A start with police escort at 6.30am seemed a bit excessive, as the only things moving, besides us, were kangaroos and emus. We time trialled the roadie section towards Rawnsley Park sitting on 40-45kph. We had to ascend the short but steep Pugilist Hill at the 35km mark then it was onward into private land towards Sacred Canyon. There we got a rude shock – 25 kph headwinds that would trouble us for most of the daylight hours. So strong that we had trouble hearing each other speak. Navigation was easy as the Flinders Epic followed a signposted “Flinders by Bike route.” However organiser Malcolm Robertson had added numerous supplementary signs, cones and tapes. We had a laugh at the cones, as given the windy conditions they all had rocks placed on top. “At least that’s a few rocks we don’t have to ride over” Debbie mused.
About the 60 km mark my tubeless back tyre inexplicably went flat. I pumped it up but just a little further along it was down again – I couldn’t remember the last time I had changed a tube and predictably I was inept. Initially the nut next to the valve couldn’t be enticed off but Debbie’s attack with a rock solved that one! Then my CO2 canister didn’t work – it was in fact empty! Now how did that back wheel go on again?? The minutes were rushing by and I could feel the Grim Reaper creeping closer. We continued on, saying little, but both feeling frustrated. We had been playing “leap frog” with a team of guys who were about the same pace and thus it was disappointing to see them with a broken derailleur at the 85km mark and having to pull out.
The beautiful downhill 3 km ride into Willow Springs homestead was exhilarating. Even more so for Debbie who watched an emu chase me for over a kilometre. I would have been emu “tackled” if Gary hadn’t driven the car up alongside, causing the emu to cartwheel! The next 15 kms were quite rocky and uphill, as expected, but it was the final 30 kms into Gum Creek that seemed to go on forever, aided and abetted by the headwind. Included in this was 500 metres or so up a sandy riverbed!
Gum Creek station was a brilliant checkpoint as we had to zig zag through the sheep yards and up a ramp into the woolshed! I had always viewed Gum Creek as the pivotal point of the race – if we were 90 mins or so ahead of the time limit, we would have a good buffer. We actually had 81 minutes and importantly both of us were feeling quite good physically and much relieved mentally to be on the “easy” last 64 km leg home. Deb found her second, or was it third wind and I had to play chasey on the 2 km diversion up Red Hill. My left quad was cramping a little so this was a good excuse for a few metres of walking. I took time to glance at the view, and in the fading light of dusk it was fabulous. The next 10km was almost all downhill with great scenery. Debbie even shot a few photos with her phone. If I had taken my camera we would have taken 2 days for the course!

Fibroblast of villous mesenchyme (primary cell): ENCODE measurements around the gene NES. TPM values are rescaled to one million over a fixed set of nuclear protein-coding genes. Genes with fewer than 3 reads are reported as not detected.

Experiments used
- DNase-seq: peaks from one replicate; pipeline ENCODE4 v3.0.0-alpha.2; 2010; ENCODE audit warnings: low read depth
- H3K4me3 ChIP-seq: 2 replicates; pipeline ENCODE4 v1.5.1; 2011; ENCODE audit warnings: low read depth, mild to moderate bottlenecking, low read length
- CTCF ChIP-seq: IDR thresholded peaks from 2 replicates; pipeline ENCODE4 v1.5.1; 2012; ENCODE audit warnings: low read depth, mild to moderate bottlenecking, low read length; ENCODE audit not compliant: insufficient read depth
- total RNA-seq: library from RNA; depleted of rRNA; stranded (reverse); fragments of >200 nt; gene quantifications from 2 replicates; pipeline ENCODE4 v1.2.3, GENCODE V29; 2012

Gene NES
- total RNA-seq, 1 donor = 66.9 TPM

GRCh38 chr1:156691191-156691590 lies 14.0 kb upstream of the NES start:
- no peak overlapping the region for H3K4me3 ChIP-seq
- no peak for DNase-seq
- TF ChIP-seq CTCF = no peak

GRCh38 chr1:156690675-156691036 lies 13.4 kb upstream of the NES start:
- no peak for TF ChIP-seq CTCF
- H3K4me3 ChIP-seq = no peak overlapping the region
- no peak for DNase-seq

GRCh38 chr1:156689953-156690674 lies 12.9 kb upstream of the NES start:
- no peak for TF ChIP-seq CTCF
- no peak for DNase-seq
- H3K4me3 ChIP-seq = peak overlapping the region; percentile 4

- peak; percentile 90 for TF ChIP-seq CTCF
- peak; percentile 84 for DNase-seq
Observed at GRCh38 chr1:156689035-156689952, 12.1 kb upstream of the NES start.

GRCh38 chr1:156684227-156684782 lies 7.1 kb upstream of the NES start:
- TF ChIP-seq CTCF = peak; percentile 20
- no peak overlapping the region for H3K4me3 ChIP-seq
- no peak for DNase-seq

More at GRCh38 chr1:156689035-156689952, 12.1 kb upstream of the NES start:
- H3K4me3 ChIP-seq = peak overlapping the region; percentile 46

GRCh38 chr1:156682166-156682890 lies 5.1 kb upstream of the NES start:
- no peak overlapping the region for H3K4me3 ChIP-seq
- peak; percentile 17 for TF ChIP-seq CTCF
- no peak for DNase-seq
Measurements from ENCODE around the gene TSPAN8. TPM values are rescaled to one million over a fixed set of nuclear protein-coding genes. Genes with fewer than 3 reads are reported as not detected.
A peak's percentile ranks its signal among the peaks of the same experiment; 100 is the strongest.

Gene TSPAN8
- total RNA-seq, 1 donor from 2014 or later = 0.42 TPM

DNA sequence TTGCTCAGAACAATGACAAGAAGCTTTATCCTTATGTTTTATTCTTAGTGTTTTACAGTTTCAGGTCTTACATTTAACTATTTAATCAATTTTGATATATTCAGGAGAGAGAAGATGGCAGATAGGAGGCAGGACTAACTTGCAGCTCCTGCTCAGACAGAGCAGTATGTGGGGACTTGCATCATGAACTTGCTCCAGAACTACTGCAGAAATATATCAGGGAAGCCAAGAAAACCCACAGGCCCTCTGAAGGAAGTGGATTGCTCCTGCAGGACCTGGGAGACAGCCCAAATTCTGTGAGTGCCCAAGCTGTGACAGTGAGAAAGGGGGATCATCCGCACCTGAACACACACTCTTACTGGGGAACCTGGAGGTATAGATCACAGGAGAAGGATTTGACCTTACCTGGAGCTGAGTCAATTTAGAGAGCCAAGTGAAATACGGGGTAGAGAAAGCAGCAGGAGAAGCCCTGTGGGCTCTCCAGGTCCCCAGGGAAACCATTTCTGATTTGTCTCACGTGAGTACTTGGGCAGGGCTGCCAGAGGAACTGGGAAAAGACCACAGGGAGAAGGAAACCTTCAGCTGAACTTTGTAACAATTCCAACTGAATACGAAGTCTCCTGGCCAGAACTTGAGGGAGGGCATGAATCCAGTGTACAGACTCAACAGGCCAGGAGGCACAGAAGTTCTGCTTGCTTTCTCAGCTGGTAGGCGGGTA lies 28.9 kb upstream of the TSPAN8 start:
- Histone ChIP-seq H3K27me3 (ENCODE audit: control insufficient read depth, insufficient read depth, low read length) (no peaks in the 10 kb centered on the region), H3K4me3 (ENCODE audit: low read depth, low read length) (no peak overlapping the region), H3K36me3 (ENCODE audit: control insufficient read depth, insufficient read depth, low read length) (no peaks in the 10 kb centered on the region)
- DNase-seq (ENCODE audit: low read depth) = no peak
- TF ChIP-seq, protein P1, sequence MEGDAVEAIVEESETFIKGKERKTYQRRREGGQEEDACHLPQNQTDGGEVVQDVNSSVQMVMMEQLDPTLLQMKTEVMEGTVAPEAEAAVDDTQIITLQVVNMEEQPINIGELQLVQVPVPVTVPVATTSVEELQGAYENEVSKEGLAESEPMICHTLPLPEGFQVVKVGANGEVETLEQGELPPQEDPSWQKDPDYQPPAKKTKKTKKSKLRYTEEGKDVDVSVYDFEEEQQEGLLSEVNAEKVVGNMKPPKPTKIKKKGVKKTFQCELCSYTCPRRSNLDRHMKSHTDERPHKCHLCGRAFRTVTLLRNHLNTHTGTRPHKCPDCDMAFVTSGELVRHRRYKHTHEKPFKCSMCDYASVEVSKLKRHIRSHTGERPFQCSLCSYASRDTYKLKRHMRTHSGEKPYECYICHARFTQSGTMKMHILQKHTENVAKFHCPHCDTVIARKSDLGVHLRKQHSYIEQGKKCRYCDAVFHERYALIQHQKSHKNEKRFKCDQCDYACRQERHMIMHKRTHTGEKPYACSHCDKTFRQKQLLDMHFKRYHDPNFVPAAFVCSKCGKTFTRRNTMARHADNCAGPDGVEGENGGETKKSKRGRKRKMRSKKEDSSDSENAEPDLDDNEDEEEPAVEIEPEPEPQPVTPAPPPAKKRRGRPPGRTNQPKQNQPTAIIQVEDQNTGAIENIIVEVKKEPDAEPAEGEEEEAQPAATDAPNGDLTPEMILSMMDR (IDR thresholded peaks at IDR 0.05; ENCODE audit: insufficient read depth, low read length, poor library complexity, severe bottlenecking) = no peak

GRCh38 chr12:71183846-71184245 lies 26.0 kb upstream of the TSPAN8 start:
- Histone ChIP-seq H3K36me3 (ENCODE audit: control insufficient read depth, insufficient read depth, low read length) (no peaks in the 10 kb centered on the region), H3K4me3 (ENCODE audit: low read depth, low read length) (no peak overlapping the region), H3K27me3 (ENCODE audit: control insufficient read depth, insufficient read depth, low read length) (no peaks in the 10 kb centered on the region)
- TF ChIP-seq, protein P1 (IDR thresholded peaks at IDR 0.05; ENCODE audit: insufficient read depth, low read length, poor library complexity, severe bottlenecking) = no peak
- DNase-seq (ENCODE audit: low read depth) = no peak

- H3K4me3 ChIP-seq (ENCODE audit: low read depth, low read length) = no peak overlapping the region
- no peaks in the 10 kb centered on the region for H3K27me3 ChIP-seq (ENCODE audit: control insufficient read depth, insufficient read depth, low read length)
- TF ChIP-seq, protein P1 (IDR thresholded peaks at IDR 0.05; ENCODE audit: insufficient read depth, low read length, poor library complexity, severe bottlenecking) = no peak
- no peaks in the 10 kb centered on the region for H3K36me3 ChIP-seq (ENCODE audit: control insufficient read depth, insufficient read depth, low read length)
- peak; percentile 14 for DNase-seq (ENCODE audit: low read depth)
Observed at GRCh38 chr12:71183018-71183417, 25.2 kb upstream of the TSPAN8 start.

Leaving the Elatina hut checkpoint at the 175km mark, we finally had to switch on our lights. Throughout there had been inspirational signs, and we had a laugh at the one saying “celebrate your race with us at the 7pm BBQ” and wondered if they would still be cooking at our probable arrival between 8.30-9pm. Having dispensed with the Grim Reaper we now focused in getting home in time for a free feed! I briefed Debbie re the ruts and twists in the Bunyeroo descent as we didn’t want a crash at this late stage. Safely at the bottom we passed through the last checkpoint, thus allowing the volunteers to head home. Being the last riders through checkpoints for the last 100km we were always warmly received! Many thanks must go to all the helpers who did a marvellous job.
We rode the last 16km pretty well but the climb still seemed endless, and we were both extremely happy to see the gate which indicated we had 5km to go of mostly flat single track. Organiser Malcolm even had some officials posted 1 km out to warn of our impending finish, and a sizeable crowd welcomed us “home.” We had done it – beaten the Grim Reaper and even made the BBQ!
The “Flinders Epic” was a great event that catered for the elite and average riders alike. We probably had almost an hour off the bike, with mechanicals and food / drink top-ups but still made it well within the time limit. The unsupported option really could boom in the future, as it allows for a level playing field for interstate or overseas riders too. Adding in the 64 and 109km solo races gives everyone a chance to ride in this unique outback environment. Put this race on your bucket list now!